Geriatric Hip Fractures

Benefit from a geriatric hip fracture program designed to minimize pain and recovery time.

Hip fractures are the second-leading cause of hospitalizations in the elderly. Complications can set in if the injury isn’t handled with skill and efficiency. These patients represent a special subset of patients with unique characteristics such as increased sensitivity to pain medication, increased fall risk and osteoporosis. Our program has clear, established goals to address these issues and includes protocols to avoid delirium, education on fall prevention and post-discharge follow-up for osteoporosis. In addition, our physicians evaluate the patient quickly and perform surgery as soon as possible (usually within 24 hours) to reduce potential complications from this injury. The protocols we adhere to both before and after surgery are designed to promote the fastest recovery possible.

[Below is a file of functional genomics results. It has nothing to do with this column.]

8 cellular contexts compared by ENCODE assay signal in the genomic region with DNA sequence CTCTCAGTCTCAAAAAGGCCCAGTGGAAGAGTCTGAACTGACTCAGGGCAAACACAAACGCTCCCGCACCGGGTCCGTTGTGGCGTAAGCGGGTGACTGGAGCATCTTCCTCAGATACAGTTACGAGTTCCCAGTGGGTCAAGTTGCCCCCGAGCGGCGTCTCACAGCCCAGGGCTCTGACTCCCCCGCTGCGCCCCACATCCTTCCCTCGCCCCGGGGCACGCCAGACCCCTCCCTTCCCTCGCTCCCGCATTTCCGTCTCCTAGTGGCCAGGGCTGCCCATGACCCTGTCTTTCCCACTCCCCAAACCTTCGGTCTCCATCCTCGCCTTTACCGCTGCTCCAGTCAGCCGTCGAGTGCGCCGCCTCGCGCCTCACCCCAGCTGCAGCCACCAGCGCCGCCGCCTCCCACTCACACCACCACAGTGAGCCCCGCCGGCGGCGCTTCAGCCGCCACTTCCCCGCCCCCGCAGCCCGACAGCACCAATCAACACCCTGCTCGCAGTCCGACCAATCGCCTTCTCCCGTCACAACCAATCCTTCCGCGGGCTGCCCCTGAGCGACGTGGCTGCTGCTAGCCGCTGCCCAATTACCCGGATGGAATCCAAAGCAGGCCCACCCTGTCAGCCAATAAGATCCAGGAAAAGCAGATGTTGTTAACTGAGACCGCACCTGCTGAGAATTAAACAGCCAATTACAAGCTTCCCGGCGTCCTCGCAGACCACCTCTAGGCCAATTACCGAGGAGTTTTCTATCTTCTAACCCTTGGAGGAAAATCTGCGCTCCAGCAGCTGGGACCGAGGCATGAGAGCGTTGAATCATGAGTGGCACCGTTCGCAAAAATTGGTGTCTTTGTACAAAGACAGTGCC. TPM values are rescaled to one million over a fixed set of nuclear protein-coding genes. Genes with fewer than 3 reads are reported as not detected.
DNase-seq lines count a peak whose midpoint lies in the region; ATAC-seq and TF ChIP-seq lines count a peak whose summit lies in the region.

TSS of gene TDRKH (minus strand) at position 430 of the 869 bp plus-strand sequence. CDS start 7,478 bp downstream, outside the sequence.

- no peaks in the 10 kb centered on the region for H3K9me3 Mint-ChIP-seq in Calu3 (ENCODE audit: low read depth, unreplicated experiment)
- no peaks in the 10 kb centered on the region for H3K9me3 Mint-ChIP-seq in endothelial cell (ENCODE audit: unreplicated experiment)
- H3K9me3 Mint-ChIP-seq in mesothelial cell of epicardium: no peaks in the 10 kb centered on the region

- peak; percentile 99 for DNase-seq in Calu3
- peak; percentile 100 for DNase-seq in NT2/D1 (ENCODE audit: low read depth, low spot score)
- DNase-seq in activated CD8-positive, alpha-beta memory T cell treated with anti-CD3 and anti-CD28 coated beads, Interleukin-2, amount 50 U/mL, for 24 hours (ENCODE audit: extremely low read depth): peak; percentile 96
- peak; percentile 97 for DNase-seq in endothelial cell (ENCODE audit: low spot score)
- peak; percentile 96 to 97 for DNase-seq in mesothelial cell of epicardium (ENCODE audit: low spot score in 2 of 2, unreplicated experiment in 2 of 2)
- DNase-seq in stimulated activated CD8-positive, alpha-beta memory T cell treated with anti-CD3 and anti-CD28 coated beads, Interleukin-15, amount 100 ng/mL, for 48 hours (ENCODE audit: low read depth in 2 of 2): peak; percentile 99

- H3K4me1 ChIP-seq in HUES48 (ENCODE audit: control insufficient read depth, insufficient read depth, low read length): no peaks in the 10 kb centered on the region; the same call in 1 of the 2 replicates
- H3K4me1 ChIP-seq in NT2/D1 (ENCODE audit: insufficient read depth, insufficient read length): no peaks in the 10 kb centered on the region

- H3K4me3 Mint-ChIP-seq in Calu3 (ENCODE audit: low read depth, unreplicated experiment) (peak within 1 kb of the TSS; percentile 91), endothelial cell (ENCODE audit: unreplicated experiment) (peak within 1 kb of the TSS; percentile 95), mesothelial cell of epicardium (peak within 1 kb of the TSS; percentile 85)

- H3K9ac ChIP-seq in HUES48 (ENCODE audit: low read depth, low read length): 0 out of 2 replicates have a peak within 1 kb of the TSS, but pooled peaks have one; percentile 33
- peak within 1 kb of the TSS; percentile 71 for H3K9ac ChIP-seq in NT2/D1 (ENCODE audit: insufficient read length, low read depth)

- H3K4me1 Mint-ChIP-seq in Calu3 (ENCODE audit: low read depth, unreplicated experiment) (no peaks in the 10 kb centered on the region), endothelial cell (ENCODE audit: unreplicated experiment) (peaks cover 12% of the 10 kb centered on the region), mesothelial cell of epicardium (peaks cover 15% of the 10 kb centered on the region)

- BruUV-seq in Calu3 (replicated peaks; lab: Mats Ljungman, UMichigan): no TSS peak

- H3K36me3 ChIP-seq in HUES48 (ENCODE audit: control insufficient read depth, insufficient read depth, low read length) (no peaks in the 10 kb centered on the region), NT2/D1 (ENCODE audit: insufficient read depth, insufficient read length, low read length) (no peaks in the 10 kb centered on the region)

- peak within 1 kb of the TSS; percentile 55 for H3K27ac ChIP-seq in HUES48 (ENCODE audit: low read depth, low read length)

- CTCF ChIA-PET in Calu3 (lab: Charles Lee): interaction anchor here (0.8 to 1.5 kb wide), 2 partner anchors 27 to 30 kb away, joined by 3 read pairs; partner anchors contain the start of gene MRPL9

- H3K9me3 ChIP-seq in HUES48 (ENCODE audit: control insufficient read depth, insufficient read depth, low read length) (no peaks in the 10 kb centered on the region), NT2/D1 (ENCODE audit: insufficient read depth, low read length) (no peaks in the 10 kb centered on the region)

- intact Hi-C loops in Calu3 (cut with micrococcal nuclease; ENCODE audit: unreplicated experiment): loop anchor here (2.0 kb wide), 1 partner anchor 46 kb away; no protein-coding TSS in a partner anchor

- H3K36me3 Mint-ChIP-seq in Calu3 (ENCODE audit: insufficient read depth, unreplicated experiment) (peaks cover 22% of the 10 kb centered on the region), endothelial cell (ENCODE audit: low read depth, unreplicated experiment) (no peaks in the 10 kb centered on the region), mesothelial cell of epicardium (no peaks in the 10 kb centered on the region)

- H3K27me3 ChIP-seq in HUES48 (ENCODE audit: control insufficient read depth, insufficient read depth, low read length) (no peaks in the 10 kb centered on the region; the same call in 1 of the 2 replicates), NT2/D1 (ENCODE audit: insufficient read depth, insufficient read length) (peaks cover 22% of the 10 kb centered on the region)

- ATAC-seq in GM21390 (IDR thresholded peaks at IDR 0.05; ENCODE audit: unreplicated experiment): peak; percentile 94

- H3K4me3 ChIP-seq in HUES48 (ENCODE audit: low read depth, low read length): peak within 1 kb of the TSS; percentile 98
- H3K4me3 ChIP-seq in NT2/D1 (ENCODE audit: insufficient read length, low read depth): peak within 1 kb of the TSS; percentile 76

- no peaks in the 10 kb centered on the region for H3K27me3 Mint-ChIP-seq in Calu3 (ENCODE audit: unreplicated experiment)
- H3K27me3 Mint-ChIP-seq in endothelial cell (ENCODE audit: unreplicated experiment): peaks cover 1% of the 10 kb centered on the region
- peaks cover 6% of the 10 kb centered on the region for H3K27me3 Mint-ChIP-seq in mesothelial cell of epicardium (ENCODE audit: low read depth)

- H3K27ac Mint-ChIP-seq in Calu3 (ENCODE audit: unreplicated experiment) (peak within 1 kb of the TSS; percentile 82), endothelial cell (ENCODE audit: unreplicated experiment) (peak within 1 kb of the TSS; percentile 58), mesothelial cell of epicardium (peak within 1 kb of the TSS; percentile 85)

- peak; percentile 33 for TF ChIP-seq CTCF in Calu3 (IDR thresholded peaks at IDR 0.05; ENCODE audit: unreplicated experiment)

Hip fracture surgery

During the procedure, the patient’s hip may be held together with metal screws — possibly with a metal rod as well — to aid in healing. If the bone is broken in such a way that it cannot be aligned properly, a metal replacement may also be used for the femur. This is known as a partial hip replacement. If the socket and the pelvic bone are beyond repair and have been affected by arthritis, a total hip replacement may be performed.

Rehabilitation and Education

As soon as the patient is stable, our physical and occupational therapy team will begin the rehabilitation process. The team instructs patients and their families on the goals of rehabilitation and gives them exercises and guidelines for activity. The team also educates them on how to prepare the home for the patient’s return and explains precautions they should take to avoid falls both during the rehabilitation phase and in the future.

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